CAIRO: President Abdel Fatah al-Sisi’s decree to repatriate foreign inmates so they can be tried or serve issued verdicts in their homelands has been created to replace absent extradition agreements between Egypt and other countries, according to an interview with a legal expert conducted by The Cairo Post.
A Wednesday decision was released to authorize Sisi to transfer foreign detainees and defendants to their home countries after consent by the attorney general and the Cabinet. The decree has raised questions regarding the type of crimes on which the extradition will be applied and to whom the law applies.
“All non-Egyptian inmates will be covered by the law, except for dual citizens with Egyptian nationality, because Egypt does not hand over its nationals to other states,” Ahmed Refaat, former Beni Suef University president and an international law professor, told The Cairo Post Thursday.
With the nationality restrictions, this would take a number of imprisoned dual citizens—like Egyptian-American Mohamed Sultan and Egyptian-Canadian Mohamed Fahmy—out of the discussion. However, Fahmy’s co-defendant in the Marriott Cell Trial, Australian-Latvian Peter Greste, would in theory qualify under the law.
“The law of extraditing foreigners is a positive step even if it does not include me. I am an Egyptian patriot and will never relinquish my nationality for any reason,” read a tweet posted Wednesday by Fahmy’s Twitter account in reaction to the new decree.
The case of imprisoned Al Jazeera journalists Greste, Fahmy and their Egyptian colleague Baher Mohamed has gained international notoriety, and many international media outlets and governments have called on Egyptian authorities to release the prisoners.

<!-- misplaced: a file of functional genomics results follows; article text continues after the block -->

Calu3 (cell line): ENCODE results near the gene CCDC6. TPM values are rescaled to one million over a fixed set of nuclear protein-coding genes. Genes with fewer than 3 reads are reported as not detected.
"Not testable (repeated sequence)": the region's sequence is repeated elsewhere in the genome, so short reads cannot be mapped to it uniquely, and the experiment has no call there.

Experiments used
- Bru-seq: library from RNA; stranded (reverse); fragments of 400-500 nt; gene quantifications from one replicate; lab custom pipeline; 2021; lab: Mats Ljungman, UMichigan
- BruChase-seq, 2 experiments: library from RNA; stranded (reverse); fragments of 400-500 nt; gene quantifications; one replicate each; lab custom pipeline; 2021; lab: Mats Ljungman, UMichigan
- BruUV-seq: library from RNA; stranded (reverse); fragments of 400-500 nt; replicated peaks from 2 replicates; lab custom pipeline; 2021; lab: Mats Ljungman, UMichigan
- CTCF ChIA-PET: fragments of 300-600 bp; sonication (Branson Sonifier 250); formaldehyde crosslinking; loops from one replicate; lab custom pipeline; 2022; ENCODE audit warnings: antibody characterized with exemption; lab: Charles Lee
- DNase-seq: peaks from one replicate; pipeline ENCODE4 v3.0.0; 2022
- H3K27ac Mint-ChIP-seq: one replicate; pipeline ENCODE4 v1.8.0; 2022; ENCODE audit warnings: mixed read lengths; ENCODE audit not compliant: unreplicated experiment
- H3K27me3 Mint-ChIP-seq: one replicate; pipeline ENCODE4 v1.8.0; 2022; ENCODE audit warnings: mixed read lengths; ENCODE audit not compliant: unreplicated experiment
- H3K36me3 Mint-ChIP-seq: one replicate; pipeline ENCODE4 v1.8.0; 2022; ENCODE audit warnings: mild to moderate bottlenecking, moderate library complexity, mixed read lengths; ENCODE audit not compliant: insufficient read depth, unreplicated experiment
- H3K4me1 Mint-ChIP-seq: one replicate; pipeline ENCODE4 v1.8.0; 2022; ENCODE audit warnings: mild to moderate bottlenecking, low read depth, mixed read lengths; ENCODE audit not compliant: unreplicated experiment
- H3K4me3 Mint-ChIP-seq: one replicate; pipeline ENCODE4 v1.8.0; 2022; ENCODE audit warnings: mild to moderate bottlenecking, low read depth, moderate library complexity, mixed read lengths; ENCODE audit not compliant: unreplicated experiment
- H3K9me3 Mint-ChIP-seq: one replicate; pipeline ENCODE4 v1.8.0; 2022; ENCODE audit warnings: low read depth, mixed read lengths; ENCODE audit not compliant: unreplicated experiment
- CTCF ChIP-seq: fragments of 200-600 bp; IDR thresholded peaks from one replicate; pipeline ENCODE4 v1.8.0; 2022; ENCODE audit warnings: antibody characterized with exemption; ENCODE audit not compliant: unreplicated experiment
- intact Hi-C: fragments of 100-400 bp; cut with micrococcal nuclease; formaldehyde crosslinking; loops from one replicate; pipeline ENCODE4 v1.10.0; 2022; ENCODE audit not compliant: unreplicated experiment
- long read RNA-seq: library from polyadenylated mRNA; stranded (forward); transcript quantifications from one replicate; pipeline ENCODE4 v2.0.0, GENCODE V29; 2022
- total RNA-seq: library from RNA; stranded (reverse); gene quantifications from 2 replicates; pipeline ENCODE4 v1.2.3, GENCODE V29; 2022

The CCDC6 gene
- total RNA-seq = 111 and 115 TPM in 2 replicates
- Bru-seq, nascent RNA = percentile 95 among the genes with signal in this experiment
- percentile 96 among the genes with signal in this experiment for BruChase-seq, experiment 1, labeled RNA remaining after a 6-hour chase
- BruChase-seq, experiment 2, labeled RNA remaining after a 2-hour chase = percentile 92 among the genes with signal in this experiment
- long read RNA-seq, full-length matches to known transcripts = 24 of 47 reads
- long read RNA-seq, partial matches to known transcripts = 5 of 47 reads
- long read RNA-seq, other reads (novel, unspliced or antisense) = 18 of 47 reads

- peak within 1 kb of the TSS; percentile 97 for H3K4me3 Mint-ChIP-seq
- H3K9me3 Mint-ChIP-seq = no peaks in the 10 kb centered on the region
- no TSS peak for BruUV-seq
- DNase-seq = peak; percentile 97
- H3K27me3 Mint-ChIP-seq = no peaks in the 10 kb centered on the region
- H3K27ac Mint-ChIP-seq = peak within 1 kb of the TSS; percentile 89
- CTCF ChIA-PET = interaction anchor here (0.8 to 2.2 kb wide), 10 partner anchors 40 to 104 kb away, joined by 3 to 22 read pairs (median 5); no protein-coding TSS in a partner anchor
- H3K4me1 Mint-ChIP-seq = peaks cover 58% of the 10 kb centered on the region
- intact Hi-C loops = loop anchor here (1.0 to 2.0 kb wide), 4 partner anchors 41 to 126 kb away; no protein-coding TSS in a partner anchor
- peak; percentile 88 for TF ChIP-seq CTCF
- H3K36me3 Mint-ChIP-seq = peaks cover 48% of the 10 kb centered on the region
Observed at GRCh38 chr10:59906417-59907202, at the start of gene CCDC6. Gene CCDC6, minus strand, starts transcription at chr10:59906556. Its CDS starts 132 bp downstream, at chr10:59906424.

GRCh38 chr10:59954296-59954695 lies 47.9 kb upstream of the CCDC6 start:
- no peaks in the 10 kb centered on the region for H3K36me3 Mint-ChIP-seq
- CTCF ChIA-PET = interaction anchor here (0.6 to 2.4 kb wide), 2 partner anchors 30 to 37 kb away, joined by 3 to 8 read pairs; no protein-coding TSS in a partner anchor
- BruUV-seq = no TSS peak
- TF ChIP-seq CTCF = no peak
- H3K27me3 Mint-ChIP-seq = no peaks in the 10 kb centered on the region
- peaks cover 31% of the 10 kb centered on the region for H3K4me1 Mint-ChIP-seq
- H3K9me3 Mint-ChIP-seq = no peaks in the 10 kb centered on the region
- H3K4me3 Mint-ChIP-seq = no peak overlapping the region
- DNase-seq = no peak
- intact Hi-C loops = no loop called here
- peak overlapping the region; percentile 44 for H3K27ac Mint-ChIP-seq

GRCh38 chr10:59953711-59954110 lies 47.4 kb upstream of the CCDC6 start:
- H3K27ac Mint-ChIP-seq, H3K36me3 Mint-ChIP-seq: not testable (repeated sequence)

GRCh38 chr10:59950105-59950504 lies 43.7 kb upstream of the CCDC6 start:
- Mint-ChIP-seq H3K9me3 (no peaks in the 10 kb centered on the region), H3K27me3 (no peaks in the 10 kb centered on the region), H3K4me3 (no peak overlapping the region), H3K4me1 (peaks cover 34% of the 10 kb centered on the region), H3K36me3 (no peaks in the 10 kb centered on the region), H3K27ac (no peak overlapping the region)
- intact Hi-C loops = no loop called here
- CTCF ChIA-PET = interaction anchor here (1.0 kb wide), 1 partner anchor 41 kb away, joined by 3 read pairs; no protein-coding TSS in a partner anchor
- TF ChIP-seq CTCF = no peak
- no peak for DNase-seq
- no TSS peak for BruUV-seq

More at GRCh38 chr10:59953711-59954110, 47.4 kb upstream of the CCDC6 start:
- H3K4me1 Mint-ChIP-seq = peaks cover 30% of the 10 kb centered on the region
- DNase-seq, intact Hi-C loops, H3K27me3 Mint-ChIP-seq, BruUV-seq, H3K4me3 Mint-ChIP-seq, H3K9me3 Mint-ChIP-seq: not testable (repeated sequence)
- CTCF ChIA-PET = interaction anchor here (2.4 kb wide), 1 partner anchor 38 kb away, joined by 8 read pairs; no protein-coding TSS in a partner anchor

The case has been condemned as endemic of eroding press freedoms in Egypt, and many believe calls for the journalists’ release are behind the new presidential extradition decree.
Improving international relations
“The decision is a positive step toward improving relations with many countries around the world after the state of tensions witnessed in the wake of the June 30 revolution,” National Council for Human Rights deputy Abdel Ghaffar Shokr told Youm7 Thursday.
Similar sentiments have been issued by Sisi’s representatives as well.
“This law comes in the framework of upholding the country’s interests and to maintain the international image of Egypt,” said presidential spokesperson Alaa Youssef in comments to Youm7 Thursday.
However, some have said the decision will allow the president to interfere in judicial verdicts, and that the law might, according to former State Council President and legal expert Judge Mohamed Hamed el-Gamal in his Nov. 3 comments to The Cairo Post, “stab the independence of our state, which should have control over putting suspects on trial.”
Others have shot back, however, defending the new decree as being in line with existing judicial and presidential powers.
“The president already has a constitutional right to pardon detainees, whether foreigners or Egyptians. The [extradition] decree just allows the president to use his political powers in line with the higher interests of the nation,” said Ahmed el-Khateeb, a judge at the Cairo Court of Appeals, in comments to Youm7 Thursday.
“This decision is not new, as there are already agreements between Egypt and many other countries, especially Arab ones, which regulate the extradition of prisoners,” added Refaat. “It is just to facilitate the process of transfer with countries Egypt does not have extradition agreements with.”